Dargaville & Districts
Eighty-three-year-old Dawn Taylor is living proof you are never too old to learn.
In between milking cows and helping out with five grandchildren she has completed a post-graduate diploma in arts majoring in English.
"I was always the oldest in the class but the younger people were so good to me and I really made a lot of friends. They treated me like a mother," she says.
Mrs Taylor dropped out of school in form 4.
After her three children left home she passed School Certificate and University Entrance at the age of 62.
Mrs Taylor was encouraged by her teachers to head to university 19 years ago and hasn't looked back enrolling in a bachelor of arts majoring in English and women's studies.
She says age shouldn't be a barrier to learning and she reckons older folk are possibly more determined to pass because they can't afford to re-sit papers.
"It costs a bit on the pocket," she says.
"I think it's very important to study as it gives you a wider outlook on life, and you make lots of friends. I've made friends for life.
"People always ask me `why are you doing that and what are you going to do?' and I say that I enjoy it, it keeps my brain active and you're never too old to learn."
Mrs Taylor says studying has more than kept her mind young and has also encouraged other family members to take the plunge into tertiary learning.
Her son Brian is doing a degree in history and several of her grandchildren have been inspired to study.
One of her biggest supporters is her husband Laurie who she met when working as a general nurse at Dargaville Hospital.
They married when she was 21 and a year later she gave birth to the first of three children.
They have been together 63 years.
Mrs Taylor wanted to write up her husband's wartime stories and thought her lack of formal qualifications would hinder the project, so she headed back to school.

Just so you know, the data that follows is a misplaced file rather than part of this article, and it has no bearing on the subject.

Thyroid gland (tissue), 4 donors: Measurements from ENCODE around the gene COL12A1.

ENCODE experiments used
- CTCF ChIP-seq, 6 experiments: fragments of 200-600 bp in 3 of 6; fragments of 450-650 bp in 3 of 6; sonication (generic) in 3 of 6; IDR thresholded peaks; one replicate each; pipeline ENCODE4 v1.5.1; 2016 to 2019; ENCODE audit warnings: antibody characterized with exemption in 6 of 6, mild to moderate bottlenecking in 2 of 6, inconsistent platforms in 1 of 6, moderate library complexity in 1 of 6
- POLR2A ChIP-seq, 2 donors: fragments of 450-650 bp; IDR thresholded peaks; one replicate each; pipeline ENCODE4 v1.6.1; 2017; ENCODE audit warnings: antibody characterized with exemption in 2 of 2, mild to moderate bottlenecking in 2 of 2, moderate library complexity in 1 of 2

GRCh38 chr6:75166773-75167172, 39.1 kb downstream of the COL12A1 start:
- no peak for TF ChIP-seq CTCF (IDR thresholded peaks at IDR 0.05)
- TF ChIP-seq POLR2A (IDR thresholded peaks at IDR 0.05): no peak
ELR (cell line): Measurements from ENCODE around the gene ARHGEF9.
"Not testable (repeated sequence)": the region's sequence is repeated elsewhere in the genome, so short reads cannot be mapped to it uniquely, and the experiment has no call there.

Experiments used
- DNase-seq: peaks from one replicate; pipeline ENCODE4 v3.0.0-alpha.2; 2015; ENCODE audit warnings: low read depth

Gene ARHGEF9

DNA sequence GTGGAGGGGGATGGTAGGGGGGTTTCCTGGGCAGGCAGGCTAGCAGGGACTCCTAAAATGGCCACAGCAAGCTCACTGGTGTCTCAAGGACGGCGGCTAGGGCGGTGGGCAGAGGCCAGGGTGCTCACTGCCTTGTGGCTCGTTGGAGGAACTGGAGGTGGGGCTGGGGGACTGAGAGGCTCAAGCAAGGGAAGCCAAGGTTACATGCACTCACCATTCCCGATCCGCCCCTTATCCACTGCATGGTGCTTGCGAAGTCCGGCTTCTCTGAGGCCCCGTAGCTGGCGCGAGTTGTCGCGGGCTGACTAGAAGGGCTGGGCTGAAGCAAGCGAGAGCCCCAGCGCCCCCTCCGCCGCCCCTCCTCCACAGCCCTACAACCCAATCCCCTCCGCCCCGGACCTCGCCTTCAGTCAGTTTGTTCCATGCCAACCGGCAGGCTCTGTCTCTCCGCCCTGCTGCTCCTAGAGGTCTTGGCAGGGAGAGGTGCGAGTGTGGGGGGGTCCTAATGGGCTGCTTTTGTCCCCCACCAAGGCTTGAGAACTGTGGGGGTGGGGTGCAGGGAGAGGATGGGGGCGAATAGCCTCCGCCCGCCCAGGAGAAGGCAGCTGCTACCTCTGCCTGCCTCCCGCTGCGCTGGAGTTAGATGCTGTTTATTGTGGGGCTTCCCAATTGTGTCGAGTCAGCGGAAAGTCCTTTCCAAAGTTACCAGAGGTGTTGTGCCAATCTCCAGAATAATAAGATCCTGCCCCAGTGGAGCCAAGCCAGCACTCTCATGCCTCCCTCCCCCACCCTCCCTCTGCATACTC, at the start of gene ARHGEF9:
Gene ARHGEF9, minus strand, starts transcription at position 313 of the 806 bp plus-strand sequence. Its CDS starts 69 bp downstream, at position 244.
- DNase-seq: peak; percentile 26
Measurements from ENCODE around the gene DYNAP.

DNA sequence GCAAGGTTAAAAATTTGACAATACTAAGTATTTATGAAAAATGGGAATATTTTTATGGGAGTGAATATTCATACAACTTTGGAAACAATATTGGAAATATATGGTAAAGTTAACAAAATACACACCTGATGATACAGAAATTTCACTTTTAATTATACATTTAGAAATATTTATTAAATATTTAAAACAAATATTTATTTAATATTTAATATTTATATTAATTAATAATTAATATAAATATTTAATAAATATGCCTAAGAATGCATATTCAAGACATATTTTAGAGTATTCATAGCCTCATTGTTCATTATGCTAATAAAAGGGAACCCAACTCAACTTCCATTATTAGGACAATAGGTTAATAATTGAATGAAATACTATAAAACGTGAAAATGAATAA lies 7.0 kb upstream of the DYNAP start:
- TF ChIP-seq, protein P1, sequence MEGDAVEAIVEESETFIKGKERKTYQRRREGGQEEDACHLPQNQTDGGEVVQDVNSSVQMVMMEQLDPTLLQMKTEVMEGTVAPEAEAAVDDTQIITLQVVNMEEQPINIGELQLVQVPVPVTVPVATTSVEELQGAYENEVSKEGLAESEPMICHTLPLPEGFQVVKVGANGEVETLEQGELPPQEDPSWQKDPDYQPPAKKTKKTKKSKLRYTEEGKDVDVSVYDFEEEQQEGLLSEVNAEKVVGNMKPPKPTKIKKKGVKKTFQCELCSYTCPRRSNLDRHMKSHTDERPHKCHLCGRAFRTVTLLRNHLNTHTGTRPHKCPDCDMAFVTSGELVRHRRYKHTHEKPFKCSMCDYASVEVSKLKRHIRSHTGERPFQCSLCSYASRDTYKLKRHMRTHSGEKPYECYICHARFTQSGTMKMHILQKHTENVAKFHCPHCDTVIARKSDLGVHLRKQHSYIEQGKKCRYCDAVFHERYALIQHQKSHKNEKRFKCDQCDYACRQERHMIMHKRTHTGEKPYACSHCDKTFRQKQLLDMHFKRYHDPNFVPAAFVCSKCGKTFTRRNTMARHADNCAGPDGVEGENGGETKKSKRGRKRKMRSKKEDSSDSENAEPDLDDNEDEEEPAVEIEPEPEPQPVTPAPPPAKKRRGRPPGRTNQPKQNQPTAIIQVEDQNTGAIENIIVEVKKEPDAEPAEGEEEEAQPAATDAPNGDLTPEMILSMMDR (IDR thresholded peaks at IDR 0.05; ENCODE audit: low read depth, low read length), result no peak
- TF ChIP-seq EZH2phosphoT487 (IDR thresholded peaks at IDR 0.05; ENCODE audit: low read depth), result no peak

"I wanted to write up his memoirs so the whole family could have them."
She has been piecing together the memoirs, and hopes to have them completed this year.
Mrs Taylor admits studying isn't for the faint hearted.
Getting to class was a mission sometimes and she would often journey 13 hours from her home at Baylys Beach to the Massey University campus in Palmerston North.
"Well I had to discipline myself ... and it gave me independence I think."
One of those bus journeys took an interesting turn and ended up being one of the highlights of her student life.
"Two years back I nearly missed the bus and so I called a taxi but he ended up being late, so I hitched a ride with a guy who turned out to be a boy racer and he shot off like a hawk in the direction of the bus driver, ensuring that I caught my bus. "So I guess you could say I've had some exciting moments. He was going pretty fast," she says.
Laurie says he is "terribly proud" of his wife.
"It's not as though she can do it overnight, we're on a farm and there's all sorts of things she gets interrupted with."
He's learnt a lot from his wife's studies.
"It's been an education for the whole family, they are all so interested in what she's doing, so it's all rubbed off on us."
Massey University senior lecturer Sarah Ross says Dawn is an extraordinary lady.
"She has displayed a true love of life-long learning, pursuing interests in English, women's studies and numerous other subjects through Massey's offerings to distance learning students.
"I have watched with admiration as Dawn has completed her programme with us."
Dr Ross says her fondest memory of Dawn is when she wrote an essay on one of the most famous poems of the English renaissance, a poem celebrating the stately home of Penshurst, in Kent, written by Ben Jonson in 1616.
"It turned out that Dawn's grandfather had been a gardener at Penshurst in the 19th century.
This connection provided our class with a living link to the 400-year-old poetry that we were studying – and it meant that Dawn's studies illuminated her own life history in an enormously rewarding way," she says.
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